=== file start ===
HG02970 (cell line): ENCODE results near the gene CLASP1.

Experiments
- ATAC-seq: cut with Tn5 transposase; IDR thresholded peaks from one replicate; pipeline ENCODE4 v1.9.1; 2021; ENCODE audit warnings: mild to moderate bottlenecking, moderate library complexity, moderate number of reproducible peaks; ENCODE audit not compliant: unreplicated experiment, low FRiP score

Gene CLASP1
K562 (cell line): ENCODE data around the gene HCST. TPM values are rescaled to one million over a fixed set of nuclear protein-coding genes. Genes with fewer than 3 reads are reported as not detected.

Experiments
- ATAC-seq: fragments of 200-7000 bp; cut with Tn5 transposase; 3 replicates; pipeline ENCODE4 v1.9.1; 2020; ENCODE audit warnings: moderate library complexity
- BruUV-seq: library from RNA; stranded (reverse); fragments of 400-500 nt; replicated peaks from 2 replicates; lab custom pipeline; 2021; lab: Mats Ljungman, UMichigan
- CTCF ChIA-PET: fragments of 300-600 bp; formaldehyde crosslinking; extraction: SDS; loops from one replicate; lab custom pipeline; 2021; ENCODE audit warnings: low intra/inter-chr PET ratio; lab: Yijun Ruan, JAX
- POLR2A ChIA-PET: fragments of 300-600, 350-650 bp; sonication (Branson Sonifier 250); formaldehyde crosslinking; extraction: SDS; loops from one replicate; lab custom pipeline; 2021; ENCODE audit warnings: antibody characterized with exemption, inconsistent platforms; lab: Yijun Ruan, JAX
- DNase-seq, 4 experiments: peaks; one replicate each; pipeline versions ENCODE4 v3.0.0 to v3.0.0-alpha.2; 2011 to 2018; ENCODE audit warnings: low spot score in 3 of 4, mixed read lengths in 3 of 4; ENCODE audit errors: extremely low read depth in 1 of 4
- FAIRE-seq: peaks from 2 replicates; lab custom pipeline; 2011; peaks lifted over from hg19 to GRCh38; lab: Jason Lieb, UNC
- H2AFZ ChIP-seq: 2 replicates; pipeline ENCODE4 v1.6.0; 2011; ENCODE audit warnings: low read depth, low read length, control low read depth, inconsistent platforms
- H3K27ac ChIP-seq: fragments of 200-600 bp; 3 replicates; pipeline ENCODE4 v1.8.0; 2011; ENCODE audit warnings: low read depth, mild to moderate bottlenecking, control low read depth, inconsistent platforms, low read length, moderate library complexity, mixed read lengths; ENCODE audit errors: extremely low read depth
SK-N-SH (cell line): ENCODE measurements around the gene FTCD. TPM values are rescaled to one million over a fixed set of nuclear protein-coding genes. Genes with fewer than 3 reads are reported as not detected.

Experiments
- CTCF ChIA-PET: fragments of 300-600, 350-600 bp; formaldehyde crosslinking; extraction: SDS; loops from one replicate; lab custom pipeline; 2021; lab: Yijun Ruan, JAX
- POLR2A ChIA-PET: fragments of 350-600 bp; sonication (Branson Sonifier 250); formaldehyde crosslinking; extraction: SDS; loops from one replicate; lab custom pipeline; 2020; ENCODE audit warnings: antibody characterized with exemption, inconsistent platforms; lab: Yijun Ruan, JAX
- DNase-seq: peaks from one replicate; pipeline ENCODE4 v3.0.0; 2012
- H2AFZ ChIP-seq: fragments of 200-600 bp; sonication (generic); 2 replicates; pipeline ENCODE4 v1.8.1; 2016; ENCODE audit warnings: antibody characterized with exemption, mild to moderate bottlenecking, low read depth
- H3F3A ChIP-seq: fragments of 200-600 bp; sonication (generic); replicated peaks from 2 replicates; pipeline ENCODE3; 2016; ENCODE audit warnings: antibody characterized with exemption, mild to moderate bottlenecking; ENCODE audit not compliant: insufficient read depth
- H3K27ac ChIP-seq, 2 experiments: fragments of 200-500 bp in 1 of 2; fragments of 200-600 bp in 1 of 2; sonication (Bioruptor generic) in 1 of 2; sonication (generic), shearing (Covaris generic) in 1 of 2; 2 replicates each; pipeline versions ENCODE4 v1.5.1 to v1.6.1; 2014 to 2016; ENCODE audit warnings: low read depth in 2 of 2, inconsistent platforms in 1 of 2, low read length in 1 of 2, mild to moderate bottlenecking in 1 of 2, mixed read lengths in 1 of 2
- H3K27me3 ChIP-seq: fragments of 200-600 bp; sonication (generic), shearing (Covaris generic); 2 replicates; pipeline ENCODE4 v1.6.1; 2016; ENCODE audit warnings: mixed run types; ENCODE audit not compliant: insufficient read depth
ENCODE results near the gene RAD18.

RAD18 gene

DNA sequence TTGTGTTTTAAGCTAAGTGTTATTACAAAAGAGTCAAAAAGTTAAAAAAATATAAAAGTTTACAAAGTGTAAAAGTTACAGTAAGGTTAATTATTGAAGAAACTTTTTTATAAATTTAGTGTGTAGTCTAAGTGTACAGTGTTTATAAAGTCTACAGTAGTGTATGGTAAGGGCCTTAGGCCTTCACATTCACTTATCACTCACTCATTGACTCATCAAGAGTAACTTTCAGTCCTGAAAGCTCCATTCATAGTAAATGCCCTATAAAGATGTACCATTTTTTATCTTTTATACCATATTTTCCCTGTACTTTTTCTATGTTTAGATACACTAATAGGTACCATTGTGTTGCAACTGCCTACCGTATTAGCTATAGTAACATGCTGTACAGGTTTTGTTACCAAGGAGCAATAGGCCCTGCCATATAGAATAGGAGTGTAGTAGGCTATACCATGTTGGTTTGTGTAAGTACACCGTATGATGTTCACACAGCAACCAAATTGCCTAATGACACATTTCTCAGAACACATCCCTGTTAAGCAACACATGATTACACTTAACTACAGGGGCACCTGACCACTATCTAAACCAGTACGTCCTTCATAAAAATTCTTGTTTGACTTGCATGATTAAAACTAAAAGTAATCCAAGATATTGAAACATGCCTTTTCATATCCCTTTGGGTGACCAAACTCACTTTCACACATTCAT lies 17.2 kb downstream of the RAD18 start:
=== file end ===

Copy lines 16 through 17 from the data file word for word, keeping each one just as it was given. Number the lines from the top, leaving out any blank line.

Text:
Experiments
- CTCF ChIA-PET: fragments of 300-600, 350-600 bp; formaldehyde crosslinking; extraction: SDS; loops from one replicate; lab custom pipeline; 2021; lab: Yijun Ruan, JAX